Covering the Goulburn and Murray valleys

Diabetes, a disease not just in humans

During National Diabetes Week, people are being reminded to check their pets, as it is a disease not restricted to humans.

CHLOE PICKARD July 18, 2014 3:49am

Kieran and Jolyon Hogan with Toby.

Toby, a 12-year old chocolate border collie, has a disease not many people would be aware strikes in animals.

Toby was diagnosed with diabetes in January 2013 after being ill in the Christmas holidays.

Owner Brendan Hogan said Toby suffered from pancreatitis in the past, a major cause of diabetes in animals.

‘‘He would go downhill, then he’d improve, then he went downhill quite a bit at January last year,’’ he said.

‘‘We had him checked out thoroughly and they said he’s a diabetic dog.’’

Vet Mark Wheatley, who monitors Toby, said diabetes was caused by damage to Toby’s pancreas.

‘‘When you have a dog that’s had a few episodes of pancreatitis, it can affect the pancreas’ ability to produce insulin,’’ he said.

Symptoms of diabetes in animals include lack of appetite, lethargy, weight loss, drinking more water than usual and urinating more.

Dr Wheatley said testing an animal for diabetes was relatively straight forward.

‘‘It only takes five minutes to diagnose it,’’ he said.

‘‘It’s a matter of finding high blood sugar in blood and sugar in the urine.

‘‘Both of those things (means) diabetic.’’

Toby’s diabetes is now treated by twice daily insulin injections with an insulin pen from the pharmacy.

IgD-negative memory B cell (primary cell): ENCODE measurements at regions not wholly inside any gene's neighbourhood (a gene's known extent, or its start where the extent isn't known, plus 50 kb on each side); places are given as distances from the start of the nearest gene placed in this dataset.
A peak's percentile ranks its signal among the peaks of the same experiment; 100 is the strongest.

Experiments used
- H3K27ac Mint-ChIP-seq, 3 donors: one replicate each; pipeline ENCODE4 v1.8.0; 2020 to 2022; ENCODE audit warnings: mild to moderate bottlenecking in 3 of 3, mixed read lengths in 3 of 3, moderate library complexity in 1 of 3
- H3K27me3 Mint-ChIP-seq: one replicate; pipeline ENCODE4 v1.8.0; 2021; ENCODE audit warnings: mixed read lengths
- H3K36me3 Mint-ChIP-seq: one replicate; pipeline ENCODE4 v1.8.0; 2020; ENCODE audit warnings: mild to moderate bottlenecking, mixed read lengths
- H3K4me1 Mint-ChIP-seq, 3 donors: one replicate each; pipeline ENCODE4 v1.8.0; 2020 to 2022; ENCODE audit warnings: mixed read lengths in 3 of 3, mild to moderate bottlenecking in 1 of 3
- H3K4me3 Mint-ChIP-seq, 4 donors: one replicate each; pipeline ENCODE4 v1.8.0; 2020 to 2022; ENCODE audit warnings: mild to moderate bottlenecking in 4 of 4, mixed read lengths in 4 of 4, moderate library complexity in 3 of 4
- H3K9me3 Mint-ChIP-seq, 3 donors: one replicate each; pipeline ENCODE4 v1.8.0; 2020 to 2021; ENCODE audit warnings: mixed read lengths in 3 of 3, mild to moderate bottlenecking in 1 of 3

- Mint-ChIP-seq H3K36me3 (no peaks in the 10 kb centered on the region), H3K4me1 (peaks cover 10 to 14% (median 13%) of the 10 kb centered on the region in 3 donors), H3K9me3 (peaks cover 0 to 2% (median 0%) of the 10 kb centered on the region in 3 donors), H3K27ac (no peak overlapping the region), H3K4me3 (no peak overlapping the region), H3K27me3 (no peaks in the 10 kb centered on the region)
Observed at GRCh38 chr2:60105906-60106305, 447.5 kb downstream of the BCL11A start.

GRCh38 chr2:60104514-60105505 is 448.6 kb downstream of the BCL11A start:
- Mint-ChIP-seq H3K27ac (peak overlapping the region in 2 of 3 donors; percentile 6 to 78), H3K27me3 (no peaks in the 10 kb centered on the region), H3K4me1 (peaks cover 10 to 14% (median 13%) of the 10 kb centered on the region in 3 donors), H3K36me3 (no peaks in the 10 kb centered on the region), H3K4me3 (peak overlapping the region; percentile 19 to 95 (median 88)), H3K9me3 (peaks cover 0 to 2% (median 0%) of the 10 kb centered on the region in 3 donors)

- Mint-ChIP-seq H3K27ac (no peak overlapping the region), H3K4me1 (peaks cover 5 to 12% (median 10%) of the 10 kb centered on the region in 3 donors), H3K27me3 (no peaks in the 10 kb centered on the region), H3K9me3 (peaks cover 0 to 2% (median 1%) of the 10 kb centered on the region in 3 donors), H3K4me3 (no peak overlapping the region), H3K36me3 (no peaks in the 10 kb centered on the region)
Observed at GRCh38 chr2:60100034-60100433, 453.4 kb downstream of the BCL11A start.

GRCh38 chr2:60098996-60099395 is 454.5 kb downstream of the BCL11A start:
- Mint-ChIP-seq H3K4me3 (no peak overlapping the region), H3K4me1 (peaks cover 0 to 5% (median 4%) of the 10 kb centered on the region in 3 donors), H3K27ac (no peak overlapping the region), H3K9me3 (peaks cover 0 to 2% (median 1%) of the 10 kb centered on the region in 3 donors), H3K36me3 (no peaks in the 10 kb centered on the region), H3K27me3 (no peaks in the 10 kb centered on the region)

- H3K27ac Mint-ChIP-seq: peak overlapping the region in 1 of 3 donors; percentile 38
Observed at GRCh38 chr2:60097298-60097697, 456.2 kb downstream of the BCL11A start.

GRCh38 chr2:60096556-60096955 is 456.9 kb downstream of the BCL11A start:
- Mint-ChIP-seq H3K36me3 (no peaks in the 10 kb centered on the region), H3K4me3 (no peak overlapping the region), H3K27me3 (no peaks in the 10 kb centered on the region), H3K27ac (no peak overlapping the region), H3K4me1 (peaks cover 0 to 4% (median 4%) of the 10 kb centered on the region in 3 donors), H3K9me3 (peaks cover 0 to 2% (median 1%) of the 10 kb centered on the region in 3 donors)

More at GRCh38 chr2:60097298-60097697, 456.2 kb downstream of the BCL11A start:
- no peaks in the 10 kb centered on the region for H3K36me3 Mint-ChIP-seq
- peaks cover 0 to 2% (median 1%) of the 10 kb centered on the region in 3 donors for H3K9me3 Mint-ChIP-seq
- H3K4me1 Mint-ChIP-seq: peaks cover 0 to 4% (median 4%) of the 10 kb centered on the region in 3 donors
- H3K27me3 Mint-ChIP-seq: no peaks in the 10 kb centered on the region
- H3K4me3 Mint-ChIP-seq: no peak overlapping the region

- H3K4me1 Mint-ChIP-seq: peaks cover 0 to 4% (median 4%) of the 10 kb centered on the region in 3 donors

Mr Hogan said the the family feeds Toby in a set period of time before injecting him.

‘‘We grab him behind the neck and inject him and then we give him some treats and he’s fine,’’ he said.

‘‘And he knows what’s going on now.

‘‘He comes up to the back door and sits and waits, and then we do our job and he’s fine.’’

Dr Wheatley said looking after an animal with diabetes was a big commitment even after the animal was stabilised.

‘‘It’s quite an investment in dollars and time to get them stabilised,’’ he said.

‘‘And then for the next few months, getting them in and adjusting the doses until you find the right levels.’’

Injections have to be given in a rigid structure to avoid any complications and the Hogans can not feed Toby outside his morning and nightly meals.

Mr Hogan said there was never any doubt the family would keep looking after Toby.

‘‘He’s grown up with these boys and he’s very much part of the family,’’ he said.

Chloe Pickard

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